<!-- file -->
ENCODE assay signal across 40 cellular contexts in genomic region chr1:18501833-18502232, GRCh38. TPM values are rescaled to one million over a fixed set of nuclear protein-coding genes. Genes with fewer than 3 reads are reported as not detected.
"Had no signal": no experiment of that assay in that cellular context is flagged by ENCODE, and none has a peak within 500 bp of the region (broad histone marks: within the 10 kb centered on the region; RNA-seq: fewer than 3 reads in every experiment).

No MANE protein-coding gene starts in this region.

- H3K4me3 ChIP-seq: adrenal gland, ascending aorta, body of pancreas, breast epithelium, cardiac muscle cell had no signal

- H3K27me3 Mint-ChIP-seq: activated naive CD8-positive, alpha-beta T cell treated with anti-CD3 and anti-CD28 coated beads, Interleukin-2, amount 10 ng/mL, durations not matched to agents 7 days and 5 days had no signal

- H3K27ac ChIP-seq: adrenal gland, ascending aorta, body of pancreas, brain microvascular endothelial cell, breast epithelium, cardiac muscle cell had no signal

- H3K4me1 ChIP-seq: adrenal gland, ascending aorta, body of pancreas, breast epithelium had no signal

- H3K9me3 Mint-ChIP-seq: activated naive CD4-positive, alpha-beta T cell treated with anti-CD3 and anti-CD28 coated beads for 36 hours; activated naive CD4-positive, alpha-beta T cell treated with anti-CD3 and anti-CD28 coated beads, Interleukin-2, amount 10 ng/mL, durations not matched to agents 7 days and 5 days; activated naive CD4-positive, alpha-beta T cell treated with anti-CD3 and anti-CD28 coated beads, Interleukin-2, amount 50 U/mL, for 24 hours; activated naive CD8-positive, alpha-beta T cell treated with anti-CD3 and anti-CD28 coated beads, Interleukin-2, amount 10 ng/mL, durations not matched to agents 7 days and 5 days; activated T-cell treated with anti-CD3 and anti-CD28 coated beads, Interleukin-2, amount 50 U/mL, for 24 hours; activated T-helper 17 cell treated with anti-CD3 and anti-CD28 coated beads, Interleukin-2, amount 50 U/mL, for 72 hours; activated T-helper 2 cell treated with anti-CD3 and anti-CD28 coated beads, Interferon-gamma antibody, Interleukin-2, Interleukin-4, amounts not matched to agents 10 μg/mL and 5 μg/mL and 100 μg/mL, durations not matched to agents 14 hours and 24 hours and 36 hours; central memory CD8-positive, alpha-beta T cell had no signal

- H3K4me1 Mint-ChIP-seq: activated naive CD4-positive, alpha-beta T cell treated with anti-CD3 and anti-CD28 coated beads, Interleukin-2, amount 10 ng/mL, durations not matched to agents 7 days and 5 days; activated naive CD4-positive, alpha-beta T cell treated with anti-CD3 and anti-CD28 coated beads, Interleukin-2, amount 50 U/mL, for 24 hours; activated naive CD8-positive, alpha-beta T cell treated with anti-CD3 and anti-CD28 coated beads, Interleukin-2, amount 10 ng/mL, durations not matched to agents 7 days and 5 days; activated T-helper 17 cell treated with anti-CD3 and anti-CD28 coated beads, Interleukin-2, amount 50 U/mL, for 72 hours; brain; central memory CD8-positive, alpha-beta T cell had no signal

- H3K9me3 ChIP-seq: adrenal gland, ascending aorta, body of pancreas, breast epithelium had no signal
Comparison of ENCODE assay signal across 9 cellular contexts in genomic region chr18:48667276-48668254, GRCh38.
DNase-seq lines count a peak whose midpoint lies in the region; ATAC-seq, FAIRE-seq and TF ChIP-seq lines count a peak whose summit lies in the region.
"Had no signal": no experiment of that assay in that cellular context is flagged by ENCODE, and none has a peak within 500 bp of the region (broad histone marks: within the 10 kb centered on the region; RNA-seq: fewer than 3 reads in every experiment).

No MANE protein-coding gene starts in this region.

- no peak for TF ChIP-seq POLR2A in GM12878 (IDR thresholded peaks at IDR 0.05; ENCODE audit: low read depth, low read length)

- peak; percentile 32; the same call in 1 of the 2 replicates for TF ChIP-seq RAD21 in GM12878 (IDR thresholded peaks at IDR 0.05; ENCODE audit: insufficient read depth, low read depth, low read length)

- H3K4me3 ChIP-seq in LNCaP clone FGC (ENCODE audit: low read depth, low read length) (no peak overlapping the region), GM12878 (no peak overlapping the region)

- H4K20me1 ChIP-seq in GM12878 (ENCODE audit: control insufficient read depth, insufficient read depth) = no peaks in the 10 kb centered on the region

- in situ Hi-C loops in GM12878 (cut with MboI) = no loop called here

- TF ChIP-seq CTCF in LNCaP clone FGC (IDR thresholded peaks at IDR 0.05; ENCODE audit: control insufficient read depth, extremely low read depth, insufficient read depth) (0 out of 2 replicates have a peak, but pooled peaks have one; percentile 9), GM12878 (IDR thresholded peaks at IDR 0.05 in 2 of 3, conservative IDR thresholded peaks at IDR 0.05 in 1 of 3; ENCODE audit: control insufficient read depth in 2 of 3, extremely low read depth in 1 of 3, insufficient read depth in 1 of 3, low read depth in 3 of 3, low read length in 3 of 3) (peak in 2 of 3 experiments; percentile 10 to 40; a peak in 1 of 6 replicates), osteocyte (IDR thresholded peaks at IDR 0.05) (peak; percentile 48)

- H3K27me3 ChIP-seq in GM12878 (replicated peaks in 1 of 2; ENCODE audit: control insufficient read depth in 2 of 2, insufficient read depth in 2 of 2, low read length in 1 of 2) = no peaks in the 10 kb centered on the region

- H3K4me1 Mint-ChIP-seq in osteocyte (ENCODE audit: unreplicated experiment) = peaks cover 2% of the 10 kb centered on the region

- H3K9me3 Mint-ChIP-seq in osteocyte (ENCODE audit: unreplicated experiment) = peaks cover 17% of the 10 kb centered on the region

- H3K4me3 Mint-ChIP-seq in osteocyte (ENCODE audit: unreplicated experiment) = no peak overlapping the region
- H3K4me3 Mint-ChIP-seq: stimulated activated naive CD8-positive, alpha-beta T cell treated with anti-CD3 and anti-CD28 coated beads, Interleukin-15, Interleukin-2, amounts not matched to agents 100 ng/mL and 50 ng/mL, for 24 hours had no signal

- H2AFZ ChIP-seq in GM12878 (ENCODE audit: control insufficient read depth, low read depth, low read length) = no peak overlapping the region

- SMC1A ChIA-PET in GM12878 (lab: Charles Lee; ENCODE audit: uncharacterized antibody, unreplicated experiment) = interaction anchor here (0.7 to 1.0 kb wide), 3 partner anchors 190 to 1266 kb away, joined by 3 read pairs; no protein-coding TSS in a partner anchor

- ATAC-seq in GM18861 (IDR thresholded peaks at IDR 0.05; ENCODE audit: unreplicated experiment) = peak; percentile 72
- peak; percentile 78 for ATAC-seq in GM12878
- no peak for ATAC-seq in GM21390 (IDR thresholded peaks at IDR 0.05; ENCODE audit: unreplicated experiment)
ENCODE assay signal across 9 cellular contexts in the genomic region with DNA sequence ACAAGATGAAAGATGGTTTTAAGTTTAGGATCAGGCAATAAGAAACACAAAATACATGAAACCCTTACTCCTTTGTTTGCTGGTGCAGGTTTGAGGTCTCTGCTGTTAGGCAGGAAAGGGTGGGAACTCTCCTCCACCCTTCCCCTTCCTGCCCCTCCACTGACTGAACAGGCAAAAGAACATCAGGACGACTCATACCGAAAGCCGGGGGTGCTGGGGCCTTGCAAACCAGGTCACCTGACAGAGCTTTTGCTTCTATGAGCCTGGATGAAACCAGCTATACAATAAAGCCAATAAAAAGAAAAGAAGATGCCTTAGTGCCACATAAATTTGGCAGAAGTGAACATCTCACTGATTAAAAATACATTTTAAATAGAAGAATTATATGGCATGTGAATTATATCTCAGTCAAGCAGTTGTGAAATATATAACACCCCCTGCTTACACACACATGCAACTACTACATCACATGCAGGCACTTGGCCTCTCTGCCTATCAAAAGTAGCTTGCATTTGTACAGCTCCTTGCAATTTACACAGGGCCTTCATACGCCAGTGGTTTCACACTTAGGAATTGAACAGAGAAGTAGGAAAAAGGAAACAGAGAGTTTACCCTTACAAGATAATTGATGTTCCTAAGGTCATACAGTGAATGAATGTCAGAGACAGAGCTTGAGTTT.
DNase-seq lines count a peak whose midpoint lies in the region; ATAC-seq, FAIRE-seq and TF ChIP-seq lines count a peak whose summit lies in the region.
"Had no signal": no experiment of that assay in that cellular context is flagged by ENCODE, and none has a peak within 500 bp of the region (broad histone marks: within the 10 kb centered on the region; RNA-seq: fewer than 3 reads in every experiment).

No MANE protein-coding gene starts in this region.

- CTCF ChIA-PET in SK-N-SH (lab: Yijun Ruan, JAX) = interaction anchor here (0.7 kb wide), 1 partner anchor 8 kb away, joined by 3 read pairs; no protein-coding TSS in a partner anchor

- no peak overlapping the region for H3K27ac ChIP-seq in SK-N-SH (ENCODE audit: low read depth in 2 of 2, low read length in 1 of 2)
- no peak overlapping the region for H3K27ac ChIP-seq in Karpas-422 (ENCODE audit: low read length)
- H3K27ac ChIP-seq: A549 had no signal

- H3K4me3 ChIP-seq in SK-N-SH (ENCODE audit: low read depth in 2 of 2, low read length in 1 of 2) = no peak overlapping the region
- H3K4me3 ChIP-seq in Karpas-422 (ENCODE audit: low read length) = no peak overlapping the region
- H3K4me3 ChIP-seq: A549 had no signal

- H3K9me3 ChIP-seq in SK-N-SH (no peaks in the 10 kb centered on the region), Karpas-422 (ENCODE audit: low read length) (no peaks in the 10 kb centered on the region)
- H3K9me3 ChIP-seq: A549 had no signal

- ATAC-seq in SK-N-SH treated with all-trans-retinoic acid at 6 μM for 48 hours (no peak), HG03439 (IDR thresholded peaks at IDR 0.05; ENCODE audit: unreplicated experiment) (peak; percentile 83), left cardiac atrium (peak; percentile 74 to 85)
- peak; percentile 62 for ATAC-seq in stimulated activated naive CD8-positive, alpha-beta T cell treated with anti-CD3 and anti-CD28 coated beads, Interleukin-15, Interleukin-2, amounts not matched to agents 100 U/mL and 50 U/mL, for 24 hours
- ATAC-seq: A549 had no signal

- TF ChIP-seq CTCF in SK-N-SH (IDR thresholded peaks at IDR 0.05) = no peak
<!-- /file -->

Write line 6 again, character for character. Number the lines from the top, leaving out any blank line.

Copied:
- H3K27ac ChIP-seq: adrenal gland, ascending aorta, body of pancreas, brain microvascular endothelial cell, breast epithelium, cardiac muscle cell had no signal